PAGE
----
Dystopian Futures: Time-Travel and Millenarian Visions in the Poetry of Anna Barbauld and Charlotte Smith[Notice]

  • Penny Bradshaw

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  • Penny Bradshaw
    St Martin's College, Lancaster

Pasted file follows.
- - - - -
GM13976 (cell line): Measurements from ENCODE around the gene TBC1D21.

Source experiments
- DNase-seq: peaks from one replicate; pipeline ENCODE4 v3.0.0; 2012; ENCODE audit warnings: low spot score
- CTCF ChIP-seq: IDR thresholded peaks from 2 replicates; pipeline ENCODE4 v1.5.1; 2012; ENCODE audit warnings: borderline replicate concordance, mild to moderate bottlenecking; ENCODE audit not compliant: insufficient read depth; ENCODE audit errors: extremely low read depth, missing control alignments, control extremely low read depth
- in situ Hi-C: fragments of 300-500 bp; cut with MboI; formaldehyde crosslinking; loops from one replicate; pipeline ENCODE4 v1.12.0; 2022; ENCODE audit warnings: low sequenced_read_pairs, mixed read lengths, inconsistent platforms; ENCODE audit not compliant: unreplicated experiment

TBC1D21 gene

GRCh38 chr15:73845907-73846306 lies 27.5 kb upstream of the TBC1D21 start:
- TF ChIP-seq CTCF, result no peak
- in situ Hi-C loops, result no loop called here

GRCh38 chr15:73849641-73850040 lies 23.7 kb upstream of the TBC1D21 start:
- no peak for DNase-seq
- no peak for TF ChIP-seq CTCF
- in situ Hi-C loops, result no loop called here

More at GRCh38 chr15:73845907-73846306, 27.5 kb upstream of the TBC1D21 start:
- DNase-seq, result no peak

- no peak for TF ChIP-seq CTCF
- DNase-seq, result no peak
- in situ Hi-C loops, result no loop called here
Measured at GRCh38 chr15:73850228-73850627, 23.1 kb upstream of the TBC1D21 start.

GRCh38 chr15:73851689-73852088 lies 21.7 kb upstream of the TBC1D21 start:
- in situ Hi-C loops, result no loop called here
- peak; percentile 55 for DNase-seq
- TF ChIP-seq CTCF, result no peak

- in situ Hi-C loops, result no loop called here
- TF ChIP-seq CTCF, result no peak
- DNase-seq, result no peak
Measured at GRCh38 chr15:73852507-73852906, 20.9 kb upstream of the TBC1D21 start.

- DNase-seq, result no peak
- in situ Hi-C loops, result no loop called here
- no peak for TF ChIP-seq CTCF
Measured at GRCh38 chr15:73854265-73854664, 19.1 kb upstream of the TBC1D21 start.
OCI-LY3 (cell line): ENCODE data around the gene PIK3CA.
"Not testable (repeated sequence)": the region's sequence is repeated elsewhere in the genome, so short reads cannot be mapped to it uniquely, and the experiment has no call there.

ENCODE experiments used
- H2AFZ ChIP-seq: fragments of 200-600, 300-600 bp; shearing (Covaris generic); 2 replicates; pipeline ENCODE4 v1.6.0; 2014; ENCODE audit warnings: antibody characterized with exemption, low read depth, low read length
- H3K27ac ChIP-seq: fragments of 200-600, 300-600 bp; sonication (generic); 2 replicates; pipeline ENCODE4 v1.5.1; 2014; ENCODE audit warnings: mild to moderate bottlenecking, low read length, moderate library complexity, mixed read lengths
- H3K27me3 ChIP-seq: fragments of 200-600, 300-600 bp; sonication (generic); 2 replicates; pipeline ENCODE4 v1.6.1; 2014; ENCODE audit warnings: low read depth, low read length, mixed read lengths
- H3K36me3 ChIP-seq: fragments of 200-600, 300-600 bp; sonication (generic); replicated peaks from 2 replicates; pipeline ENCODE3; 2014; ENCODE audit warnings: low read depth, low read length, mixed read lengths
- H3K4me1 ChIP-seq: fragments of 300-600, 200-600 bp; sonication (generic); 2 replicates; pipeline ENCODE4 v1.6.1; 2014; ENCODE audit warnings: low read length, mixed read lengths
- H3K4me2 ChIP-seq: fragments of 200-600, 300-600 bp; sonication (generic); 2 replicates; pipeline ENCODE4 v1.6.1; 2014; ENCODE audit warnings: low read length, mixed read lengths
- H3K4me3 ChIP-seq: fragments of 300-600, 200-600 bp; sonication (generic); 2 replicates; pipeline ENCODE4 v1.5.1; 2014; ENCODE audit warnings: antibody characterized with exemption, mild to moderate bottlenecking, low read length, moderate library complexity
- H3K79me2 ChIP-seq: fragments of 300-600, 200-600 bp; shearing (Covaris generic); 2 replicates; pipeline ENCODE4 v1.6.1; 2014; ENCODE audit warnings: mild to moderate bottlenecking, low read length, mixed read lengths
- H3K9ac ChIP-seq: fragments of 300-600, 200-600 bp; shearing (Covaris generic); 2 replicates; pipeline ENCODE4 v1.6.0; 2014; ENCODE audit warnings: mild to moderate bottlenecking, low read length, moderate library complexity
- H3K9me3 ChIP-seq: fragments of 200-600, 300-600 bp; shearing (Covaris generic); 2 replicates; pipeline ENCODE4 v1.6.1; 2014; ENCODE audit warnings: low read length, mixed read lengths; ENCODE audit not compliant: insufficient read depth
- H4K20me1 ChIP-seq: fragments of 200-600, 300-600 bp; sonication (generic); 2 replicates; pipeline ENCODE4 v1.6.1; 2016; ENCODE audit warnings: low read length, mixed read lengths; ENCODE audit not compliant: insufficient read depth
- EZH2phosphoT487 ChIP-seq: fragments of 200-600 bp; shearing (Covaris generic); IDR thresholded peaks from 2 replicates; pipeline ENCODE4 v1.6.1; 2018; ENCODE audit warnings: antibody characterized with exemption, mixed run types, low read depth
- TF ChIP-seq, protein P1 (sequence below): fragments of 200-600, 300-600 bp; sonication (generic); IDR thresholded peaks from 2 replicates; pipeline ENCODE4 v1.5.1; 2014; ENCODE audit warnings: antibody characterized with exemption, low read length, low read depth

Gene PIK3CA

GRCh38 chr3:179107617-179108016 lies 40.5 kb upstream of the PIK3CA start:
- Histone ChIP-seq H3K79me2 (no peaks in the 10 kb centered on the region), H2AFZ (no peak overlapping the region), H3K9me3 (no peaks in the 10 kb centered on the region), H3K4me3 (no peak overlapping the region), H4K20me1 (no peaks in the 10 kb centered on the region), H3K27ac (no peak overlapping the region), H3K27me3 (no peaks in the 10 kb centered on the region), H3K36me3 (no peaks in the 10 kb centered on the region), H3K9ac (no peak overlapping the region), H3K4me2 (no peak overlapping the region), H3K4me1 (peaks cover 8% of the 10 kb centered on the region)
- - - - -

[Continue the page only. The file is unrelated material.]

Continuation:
Science-fiction and fantasy writing have always been, and continue to be, literary genres to which women writers are particularly attracted. In her study of women's science fiction, Sara Lefanu argues that among other things providing an appeal for women writers, is the fact that 'SF offers a language….for the interrogation of cultural order', an order in which they usually inhabit a maginalised position. Within the various categories usually grouped together under the heading of science fiction, are two sub-genres which she identifies as being of particular interest: Utopias and Dystopias. In her discussion of feminist re-workings of these genres however, Lefanu concentrates on contemporary texts. In this essay, I want to examine the way in which these genres have previously been appropriated by women writers, by revisiting futuristic texts by two female poets of the Romantic period. The two poems that I am going to focus on, Charlotte Smith's 'Beachy Head' and Anna Barbauld's Eighteen Hundred and Eleven, both use the fantastic device of time-travel to provide a vision of the ruins of British and European civilisation, and in my analysis of these texts I will be drawing on the theories of fantasy writing put forward by Rosemary Jackson in her critical study, Fantasy: A Literature of Subversion. Jackson points out that 'a literary fantasy is produced within, and determined by, its social context' and consequently, 'though it might struggle against the limits of this context, often being articulated upon that very struggle, it cannot be understood in isolation from it'. The dystopian visions of Smith and Barbauld are linked by a number of key features, which suggest that they are products of shared historical moment. In particular, both women tap into what might be termed the millenarian anxiety at the beginning of the nineteenth century. This kind of anxiety is not in itself wholly confined to this particular fin-de-siècle, as Malcolm Bradbury observes: The turn of a century is often marked by literature which evokes this sense of crisis and uncertainty, but the fin-de-siècle which occurs in the middle of the Romantic period, is unusual in that it coincides with a set of cataclysmic political events, which seemed to make the sense of crisis more real and imminent. The French Revolution was widely interpreted as one of the first signs of the end of the age as prophesied in Revelation, and was thus figured in terms of the biblical apocalypse. Barbauld's lifelong friend Joseph Priestley, delivered a farewell sermon in Hackney on 28 February 1794, in which he reminds the congregation that the 'language of prophecy' tells us that 'great calamities, such as the world has never yet experienced, will precede that happy state of things, in which "the kingdoms of this world will become the kingdom of our Lord Jesus Christ'". He claims that it 'appears to me highly probable….that the present disturbances in Europe are the beginning of those very calamitous times'. Coleridge, taking Priestley's lead also described the Revolution in terms of the biblical apocalypse, writing in his Unitarian poem 'Religious Musings' that 'the day of retribution is nigh:/The Lamb of God hath opened the fifth seal', and in a direct allusion to the conflict in France, warns that 'Even now the storm begins'. Even after the century had turned this apocalyptic mood continued, and the literary marketplace was flooded by a deluge of visionary writing. Stuart Curran, in his discussion of this trend in Poetic Forms and British Romanticism, argues that in the early years of the nineteenth century 'the visionary mode' had become so popular, that it was 'threatening to become …

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